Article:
‘Conditioning an entire society’: the rise of biometric data technology | Biometrics

Ina school canteen in Gateshead, cameras scan children’s faces, automatically takes the payment after identifying it with facial recognition. Nursing home workers more than 300 kilometers away in north London recently took part in a study that used facial data to check their Covid-19 vaccine status. And in convenience stores across the country, employees are alerted to potential shoplifters through an intelligent CCTV system that taps into a database of suspicious people.

In each case, biometric data was used to save time and money. But the increasing use of our bodies to open up realms of public and private has raised questions about everything from privacy to data security to racial prejudice.

CRB Cunninghams, the US company whose facial recognition technology is used in canteens, has said its systems could speed up payment and reduce the risk of Covid-19 spreading through contact with surfaces. The system was first tested last year at Kingsmeadow School in Gateshead, and dozen of schools have signed up to follow suit.

However, enthusiasm for the system could wane after the North Ayrshire Council was suspended Use of the technology in nine schools after a backlash. The decision to withdraw came after parents and data ethics experts raised concerns that the tradeoff between comfort and privacy may not have been fully considered.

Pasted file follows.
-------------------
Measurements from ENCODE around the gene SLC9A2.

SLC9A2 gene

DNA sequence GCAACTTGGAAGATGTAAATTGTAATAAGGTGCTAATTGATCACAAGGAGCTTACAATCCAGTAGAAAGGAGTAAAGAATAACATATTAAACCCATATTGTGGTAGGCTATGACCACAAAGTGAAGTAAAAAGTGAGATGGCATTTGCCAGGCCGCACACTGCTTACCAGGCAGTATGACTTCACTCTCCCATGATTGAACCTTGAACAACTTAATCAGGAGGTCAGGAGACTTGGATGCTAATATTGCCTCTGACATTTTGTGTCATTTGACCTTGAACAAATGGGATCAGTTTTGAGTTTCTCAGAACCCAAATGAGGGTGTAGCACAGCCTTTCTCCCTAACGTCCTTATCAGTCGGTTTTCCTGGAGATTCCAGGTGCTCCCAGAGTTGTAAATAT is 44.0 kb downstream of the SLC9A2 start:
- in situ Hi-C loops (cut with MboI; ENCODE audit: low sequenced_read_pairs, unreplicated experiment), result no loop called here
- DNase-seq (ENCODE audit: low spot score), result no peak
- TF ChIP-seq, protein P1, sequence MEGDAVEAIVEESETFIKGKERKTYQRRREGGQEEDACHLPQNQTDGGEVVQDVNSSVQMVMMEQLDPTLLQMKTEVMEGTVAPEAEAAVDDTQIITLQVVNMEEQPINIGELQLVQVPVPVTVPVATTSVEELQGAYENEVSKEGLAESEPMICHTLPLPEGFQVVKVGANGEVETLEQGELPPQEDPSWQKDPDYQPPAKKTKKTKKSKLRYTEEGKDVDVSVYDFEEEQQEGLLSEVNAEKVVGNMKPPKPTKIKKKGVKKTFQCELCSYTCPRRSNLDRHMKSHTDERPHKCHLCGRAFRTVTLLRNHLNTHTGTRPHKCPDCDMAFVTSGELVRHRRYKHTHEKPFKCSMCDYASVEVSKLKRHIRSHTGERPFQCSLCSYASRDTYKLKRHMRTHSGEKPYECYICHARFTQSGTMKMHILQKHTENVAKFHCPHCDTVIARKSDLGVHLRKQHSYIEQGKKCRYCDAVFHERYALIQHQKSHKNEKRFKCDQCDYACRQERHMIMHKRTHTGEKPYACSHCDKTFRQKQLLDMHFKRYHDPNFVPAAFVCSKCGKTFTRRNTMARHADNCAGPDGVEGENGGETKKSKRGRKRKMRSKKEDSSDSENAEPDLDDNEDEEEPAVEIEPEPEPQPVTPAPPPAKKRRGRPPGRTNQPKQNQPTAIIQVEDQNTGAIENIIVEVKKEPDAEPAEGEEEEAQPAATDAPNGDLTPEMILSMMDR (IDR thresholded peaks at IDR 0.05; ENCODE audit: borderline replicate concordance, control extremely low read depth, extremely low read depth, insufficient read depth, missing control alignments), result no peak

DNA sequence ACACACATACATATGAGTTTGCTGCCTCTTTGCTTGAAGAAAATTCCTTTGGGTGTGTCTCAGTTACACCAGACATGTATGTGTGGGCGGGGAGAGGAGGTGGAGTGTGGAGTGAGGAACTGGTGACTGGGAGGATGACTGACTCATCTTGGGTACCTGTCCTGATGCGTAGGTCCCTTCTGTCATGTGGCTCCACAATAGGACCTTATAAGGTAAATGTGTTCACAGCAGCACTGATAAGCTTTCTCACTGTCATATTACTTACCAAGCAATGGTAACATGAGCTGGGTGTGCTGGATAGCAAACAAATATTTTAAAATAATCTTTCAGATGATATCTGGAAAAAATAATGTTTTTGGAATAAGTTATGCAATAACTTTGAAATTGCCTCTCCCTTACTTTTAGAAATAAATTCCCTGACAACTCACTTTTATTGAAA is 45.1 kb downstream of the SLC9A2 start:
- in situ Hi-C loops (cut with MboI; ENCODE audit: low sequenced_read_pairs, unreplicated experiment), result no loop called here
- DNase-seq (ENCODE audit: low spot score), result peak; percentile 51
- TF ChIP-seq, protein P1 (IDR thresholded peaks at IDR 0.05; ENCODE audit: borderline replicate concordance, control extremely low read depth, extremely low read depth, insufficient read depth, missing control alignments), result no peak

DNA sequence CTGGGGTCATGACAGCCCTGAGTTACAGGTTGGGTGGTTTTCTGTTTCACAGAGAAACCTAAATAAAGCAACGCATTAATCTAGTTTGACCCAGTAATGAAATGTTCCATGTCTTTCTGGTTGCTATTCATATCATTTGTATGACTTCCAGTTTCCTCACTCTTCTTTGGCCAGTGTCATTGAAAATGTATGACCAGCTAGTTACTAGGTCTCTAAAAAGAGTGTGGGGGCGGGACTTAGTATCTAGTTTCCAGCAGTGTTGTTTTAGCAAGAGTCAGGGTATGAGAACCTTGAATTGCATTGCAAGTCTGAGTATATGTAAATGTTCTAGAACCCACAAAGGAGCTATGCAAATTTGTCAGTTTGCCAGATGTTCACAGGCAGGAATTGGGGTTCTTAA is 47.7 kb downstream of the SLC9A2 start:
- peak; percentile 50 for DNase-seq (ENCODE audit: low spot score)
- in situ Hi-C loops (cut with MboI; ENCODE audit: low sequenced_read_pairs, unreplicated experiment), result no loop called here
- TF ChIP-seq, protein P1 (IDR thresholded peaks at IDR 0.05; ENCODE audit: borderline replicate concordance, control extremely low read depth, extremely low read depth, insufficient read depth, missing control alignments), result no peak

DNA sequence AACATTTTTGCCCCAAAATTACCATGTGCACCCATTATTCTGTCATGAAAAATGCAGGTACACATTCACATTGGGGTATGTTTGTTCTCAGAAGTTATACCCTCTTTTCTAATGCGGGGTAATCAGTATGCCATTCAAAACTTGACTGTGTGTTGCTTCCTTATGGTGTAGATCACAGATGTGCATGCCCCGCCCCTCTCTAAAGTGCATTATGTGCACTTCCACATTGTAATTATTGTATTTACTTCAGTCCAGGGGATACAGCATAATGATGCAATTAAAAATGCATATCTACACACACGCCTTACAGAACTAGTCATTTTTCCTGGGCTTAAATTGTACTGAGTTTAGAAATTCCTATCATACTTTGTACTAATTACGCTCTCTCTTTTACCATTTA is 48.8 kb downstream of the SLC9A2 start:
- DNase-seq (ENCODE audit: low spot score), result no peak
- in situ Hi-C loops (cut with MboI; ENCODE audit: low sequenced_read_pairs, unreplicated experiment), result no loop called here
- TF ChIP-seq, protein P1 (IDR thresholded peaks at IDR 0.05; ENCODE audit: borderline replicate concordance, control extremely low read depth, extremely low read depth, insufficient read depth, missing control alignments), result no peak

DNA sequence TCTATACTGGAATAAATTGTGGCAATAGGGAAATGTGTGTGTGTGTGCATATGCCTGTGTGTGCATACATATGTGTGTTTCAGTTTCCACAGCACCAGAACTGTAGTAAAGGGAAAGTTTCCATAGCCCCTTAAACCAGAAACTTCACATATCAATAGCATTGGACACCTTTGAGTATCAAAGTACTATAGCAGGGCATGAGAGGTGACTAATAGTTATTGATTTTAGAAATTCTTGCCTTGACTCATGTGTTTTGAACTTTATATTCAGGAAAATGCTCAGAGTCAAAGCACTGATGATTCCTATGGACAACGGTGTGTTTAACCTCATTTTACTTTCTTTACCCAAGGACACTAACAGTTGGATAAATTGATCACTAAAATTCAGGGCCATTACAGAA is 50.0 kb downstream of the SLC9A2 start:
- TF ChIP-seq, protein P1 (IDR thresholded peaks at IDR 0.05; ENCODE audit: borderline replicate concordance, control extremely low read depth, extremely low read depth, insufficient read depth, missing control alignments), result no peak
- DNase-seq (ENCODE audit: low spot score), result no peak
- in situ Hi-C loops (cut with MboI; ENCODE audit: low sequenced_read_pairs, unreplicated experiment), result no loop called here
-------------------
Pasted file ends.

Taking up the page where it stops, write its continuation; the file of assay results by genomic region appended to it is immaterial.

“It’s about saving time,” says Prof. Sandra Wachter, data ethics expert at the Oxford Internet Institute. “Is it worth it to have a database of children’s faces somewhere?”

Stephanie Hare, author of Technology Ethics, sees the use of biometric data from children as a “disproportionate” way to shorten lunch lines. “They normalize children to see their bodies as something they do business with,” she said. “This is how you condition a whole society to use face recognition.”

Experts fear that biometric data systems are not only partially flawed, but increasingly invade our lives under the radar, with limited public knowledge or understanding.

There are salutary examples of how such technology could be worryingly authoritarian in its use, and China offers some of the more extreme precedents. Users became users after a spate of toilet paper thefts from public facilities in a Beijing park asked to undergo a face scan before a newspaper came out, and in Shenzhen, pedestrians crossing the street at a red light were beamed face-to-face at a billboard.

In the US, a little-known company called Clearview AI became known in 2020 scratched social media sites like Facebook to collect users’ facial data, collected more than 3 billion images that could be shared with the police.

Some of the technologies to be rolled out in the UK seem more innocuous at first glance. Eurostar is testing whether facial data could be used to board its cross-channel trains using technology from US company Entrust.

In Manchester, the city’s Mayor Andy Burnham had talks with FinGo, a startup whose technology analyzes the unique pattern of the veins in people’s fingers.

Applications considered include paying for buses and accessing universities, and providing prescription drugs while the city’s licensing authority has approved their use in pubs.

FinGo says it stores an encoded version of the finger vein pattern that cannot be reverse engineered by thieves, while storing different segments of the data in different locations for added security.